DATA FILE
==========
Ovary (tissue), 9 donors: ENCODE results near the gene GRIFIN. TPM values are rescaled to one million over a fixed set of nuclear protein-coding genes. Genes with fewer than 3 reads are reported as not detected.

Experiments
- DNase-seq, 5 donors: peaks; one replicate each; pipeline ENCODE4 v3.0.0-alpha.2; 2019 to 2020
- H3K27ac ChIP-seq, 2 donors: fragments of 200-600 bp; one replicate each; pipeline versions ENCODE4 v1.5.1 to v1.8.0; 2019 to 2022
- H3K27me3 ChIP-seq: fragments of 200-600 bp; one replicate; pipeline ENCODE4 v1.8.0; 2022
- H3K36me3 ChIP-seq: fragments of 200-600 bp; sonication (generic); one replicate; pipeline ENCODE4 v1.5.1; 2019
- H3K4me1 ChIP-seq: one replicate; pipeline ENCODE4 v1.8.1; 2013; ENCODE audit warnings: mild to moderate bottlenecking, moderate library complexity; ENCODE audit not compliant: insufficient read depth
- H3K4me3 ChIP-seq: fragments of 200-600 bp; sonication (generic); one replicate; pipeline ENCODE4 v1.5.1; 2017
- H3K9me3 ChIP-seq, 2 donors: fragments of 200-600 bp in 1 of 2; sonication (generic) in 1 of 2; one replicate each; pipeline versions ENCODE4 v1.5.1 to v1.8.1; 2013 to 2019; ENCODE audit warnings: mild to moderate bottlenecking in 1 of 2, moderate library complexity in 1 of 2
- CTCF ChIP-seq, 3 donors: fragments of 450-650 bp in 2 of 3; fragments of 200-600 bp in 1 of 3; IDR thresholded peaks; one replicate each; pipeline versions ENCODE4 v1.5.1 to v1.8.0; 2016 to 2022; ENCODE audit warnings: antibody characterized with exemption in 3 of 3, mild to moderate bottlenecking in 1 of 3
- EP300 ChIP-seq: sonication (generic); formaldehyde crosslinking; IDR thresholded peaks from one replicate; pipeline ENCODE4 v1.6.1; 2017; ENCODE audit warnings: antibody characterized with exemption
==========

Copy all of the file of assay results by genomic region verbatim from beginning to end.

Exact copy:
Ovary (tissue), 9 donors: ENCODE results near the gene GRIFIN. TPM values are rescaled to one million over a fixed set of nuclear protein-coding genes. Genes with fewer than 3 reads are reported as not detected.

Experiments
- DNase-seq, 5 donors: peaks; one replicate each; pipeline ENCODE4 v3.0.0-alpha.2; 2019 to 2020
- H3K27ac ChIP-seq, 2 donors: fragments of 200-600 bp; one replicate each; pipeline versions ENCODE4 v1.5.1 to v1.8.0; 2019 to 2022
- H3K27me3 ChIP-seq: fragments of 200-600 bp; one replicate; pipeline ENCODE4 v1.8.0; 2022
- H3K36me3 ChIP-seq: fragments of 200-600 bp; sonication (generic); one replicate; pipeline ENCODE4 v1.5.1; 2019
- H3K4me1 ChIP-seq: one replicate; pipeline ENCODE4 v1.8.1; 2013; ENCODE audit warnings: mild to moderate bottlenecking, moderate library complexity; ENCODE audit not compliant: insufficient read depth
- H3K4me3 ChIP-seq: fragments of 200-600 bp; sonication (generic); one replicate; pipeline ENCODE4 v1.5.1; 2017
- H3K9me3 ChIP-seq, 2 donors: fragments of 200-600 bp in 1 of 2; sonication (generic) in 1 of 2; one replicate each; pipeline versions ENCODE4 v1.5.1 to v1.8.1; 2013 to 2019; ENCODE audit warnings: mild to moderate bottlenecking in 1 of 2, moderate library complexity in 1 of 2
- CTCF ChIP-seq, 3 donors: fragments of 450-650 bp in 2 of 3; fragments of 200-600 bp in 1 of 3; IDR thresholded peaks; one replicate each; pipeline versions ENCODE4 v1.5.1 to v1.8.0; 2016 to 2022; ENCODE audit warnings: antibody characterized with exemption in 3 of 3, mild to moderate bottlenecking in 1 of 3
- EP300 ChIP-seq: sonication (generic); formaldehyde crosslinking; IDR thresholded peaks from one replicate; pipeline ENCODE4 v1.6.1; 2017; ENCODE audit warnings: antibody characterized with exemption